U.S. Immigration and Customs Enforcement (ICE) collaborated with local law enforcement, including in Nassau and Suffolk Counties, to arrest 214 alleged MS-13 gang members across the United States in what feds call “Operation Raging Bull.”
Of those, 38 arrests took place on Long Island, an ICE spokesperson confirmed on Friday.
In an ICE press release published yesterday on the operation, both Nassau and Suffolk police commissioners expressed their intent to cooperate with ICE.
“The Suffolk County Police Department is committed to eradicating MS-13 from our communities, and that would not be possible without close collaboration with our law enforcement partners in HSI,” said Suffolk County Police Commissioner Timothy Sini. “Through strategic targeting of gang members, focusing on known hot-spot locations frequented by gang members and sharing intelligence with our fellow law enforcement agencies, we have continued our successful efforts to remove MS-13 members from our streets.”
“The Nassau County Police Department has always enjoyed a cohesive relationship with HSI and ICE to combat crime and arrest the individuals associated with it,” said Nassau Commissioner of Police Patrick Ryder.” Moving forward we will continue to work toward this common goal with continuous exchanges of resources and intelligence to keep our communities, residents and our children safe.”
While actions that actually take down MS-13 are commendable, based on previous examples, it has been demonstrated that ICE—especially under the Trump administration—has wielded a destructively heavy hand that seeks to deputize local police and tear apart the fabric of community trust in law enforcement.
Westbury resident Luis Mendez, General Advisor of the Long Island Hispanic Soccer Federation and former Deputy Director of Nassau County’s Office of Minority Affairs, supports actions to curb the gang’s activities, but also questioned the effectiveness of such raids. Salvadoran himself, Mendez is intimately tapped into the pulse of Long Island’s Central American population.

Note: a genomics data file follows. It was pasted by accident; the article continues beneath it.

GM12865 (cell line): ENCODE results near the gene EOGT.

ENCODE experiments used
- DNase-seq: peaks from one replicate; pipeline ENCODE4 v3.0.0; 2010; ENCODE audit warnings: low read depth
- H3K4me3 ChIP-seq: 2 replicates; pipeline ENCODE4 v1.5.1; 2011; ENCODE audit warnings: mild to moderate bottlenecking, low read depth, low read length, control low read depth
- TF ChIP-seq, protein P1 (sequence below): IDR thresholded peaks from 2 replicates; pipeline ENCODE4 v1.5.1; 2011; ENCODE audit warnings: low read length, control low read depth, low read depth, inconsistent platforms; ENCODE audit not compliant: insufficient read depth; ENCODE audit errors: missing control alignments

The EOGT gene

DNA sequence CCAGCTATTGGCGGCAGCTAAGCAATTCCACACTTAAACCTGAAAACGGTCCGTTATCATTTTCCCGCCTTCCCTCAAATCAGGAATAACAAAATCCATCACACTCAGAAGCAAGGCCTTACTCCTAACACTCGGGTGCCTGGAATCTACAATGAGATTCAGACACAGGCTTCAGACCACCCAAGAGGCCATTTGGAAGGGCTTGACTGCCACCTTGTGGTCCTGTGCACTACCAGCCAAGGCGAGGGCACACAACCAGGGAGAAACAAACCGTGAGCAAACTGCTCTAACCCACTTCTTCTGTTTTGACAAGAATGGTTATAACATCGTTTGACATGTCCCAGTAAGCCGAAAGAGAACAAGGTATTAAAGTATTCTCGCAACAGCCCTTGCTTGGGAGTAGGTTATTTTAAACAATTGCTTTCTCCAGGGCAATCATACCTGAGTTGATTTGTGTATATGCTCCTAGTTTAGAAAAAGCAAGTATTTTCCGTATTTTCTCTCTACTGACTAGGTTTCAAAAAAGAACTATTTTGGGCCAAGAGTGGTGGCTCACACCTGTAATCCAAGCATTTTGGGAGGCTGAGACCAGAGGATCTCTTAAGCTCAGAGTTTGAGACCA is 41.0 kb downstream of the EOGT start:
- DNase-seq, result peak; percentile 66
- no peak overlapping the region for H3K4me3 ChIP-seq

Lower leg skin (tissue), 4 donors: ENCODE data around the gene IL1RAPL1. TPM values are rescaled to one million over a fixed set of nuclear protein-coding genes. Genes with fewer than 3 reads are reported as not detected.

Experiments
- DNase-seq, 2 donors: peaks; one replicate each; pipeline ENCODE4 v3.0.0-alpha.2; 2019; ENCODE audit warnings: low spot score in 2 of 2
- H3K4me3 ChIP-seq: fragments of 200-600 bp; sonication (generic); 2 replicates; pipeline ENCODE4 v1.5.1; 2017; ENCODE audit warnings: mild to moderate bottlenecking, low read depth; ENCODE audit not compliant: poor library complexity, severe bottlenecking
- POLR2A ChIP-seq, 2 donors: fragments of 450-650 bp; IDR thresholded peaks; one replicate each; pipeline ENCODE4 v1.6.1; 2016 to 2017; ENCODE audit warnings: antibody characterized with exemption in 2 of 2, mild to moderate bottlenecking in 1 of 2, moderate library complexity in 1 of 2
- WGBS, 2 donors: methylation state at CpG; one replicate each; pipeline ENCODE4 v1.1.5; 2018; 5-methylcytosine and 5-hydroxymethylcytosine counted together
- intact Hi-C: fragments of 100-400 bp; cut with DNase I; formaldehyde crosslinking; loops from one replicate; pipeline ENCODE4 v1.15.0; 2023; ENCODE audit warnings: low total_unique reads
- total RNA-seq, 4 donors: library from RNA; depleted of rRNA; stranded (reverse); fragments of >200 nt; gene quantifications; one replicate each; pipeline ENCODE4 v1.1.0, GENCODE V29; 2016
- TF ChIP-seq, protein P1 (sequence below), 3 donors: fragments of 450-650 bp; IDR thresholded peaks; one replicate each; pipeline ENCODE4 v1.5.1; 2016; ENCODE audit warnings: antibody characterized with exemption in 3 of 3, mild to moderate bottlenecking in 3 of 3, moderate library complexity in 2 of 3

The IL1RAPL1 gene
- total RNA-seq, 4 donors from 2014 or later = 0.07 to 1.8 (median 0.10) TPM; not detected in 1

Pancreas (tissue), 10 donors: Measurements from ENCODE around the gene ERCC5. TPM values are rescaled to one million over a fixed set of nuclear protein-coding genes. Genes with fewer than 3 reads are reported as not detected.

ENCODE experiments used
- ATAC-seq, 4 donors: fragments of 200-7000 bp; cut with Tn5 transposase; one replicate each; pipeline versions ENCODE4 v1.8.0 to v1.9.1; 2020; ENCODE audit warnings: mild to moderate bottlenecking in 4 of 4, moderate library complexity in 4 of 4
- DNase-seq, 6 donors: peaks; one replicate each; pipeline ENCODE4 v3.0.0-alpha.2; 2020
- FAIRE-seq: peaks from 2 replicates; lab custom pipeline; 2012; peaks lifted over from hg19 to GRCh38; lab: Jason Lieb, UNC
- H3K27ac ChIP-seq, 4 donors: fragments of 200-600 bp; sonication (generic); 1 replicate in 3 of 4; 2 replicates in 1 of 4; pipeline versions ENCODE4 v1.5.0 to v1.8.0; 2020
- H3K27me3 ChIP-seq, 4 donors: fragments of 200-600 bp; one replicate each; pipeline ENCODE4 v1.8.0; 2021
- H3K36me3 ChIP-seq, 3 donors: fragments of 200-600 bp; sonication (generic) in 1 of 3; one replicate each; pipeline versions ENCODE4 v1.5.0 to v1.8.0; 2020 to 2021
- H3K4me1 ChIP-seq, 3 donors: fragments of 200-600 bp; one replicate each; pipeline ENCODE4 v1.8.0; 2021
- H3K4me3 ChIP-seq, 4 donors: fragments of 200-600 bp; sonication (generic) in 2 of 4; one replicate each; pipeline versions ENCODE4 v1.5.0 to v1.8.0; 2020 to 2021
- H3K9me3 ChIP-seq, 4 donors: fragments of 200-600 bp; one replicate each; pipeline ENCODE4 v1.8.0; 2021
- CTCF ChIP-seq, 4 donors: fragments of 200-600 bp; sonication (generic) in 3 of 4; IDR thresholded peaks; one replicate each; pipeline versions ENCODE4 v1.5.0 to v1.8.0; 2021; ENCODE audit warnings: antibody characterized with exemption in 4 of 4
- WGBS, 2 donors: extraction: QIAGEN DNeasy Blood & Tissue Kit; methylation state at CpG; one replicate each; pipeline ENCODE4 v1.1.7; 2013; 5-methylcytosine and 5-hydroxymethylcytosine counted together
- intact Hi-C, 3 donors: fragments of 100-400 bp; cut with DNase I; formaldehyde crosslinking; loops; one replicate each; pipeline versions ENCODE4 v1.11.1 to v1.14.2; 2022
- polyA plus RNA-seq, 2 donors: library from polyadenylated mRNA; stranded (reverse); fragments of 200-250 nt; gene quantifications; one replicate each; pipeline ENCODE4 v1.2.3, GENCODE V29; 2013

“It’s a double-edged sword, we want enforcement of MS-13, we don’t want gang members here, all of us, but we at the same time, we don’t want innocent people to pay the price,” Mendez said. “It deeply impacts their ability to report crime because you don’t know whether or not you are reporting yourself. People from Central America have a hesitation in dealing with government because they don’t trust government, based on where they’re from.”
For immigrants and advocates alike, confronting the gang problem is certainly a priority. However, using purely law enforcement, raid-centric methods will reap short-term gains and good press at the cost of the long-term erosion of trust.
That trust is foundational in enabling actual community cooperation with officials to stop crime before it happens. If immigrants fear law enforcement, they will not report anything until it is too late. The solution will be found in a purposeful shift to an atmosphere of transparency and accountability that prioritizes the integrity of the relationship with the community and police.
Hazy and ambiguous cooperation with the federal government may not only threaten a community’s security, but also potentially individual civil rights.
It should be noted that in 2014, New York State Attorney General Eric Schneiderman advised local police chiefs and sheriffs across the state that compliance with ICE administrative warrants is voluntary, since ICE’s practices had come under increasing scrutiny and criticism.
“Decisions about whether to respond to such requests for notification are voluntary and compliance with these requests remains at the discretion of the local law enforcement agency,” Schneiderman wrote.